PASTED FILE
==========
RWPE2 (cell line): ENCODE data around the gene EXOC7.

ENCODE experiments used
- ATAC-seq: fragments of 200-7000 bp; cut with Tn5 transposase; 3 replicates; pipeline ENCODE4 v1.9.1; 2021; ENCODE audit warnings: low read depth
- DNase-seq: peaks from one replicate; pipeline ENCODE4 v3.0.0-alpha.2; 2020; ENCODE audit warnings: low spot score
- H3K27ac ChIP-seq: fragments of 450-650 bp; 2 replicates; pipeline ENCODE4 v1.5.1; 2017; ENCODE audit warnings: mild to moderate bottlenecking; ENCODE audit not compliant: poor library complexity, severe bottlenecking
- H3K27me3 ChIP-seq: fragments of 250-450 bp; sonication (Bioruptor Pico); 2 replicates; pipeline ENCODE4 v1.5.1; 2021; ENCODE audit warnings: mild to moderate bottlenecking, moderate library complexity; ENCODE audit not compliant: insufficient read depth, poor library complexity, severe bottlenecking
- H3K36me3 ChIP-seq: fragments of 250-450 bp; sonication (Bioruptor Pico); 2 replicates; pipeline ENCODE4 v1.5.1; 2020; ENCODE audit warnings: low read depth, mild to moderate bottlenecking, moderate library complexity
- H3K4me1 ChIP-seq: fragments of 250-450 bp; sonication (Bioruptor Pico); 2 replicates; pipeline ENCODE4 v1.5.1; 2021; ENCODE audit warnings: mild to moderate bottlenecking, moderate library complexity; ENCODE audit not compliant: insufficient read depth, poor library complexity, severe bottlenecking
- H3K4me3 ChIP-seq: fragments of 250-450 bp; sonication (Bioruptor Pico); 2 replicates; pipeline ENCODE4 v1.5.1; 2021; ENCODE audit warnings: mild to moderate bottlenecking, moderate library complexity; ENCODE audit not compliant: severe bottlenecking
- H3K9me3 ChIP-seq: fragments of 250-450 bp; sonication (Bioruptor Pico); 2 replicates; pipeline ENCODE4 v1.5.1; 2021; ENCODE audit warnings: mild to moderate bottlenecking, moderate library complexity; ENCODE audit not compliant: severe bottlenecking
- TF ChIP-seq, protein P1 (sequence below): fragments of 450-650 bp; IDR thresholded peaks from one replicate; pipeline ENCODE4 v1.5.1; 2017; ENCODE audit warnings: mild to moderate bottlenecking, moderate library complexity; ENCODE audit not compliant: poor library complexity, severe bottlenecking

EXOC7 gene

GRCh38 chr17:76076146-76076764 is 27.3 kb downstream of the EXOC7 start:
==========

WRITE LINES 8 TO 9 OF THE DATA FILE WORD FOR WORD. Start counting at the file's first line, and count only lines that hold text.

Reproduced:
- H3K4me1 ChIP-seq: fragments of 250-450 bp; sonication (Bioruptor Pico); 2 replicates; pipeline ENCODE4 v1.5.1; 2021; ENCODE audit warnings: mild to moderate bottlenecking, moderate library complexity; ENCODE audit not compliant: insufficient read depth, poor library complexity, severe bottlenecking
- H3K4me3 ChIP-seq: fragments of 250-450 bp; sonication (Bioruptor Pico); 2 replicates; pipeline ENCODE4 v1.5.1; 2021; ENCODE audit warnings: mild to moderate bottlenecking, moderate library complexity; ENCODE audit not compliant: severe bottlenecking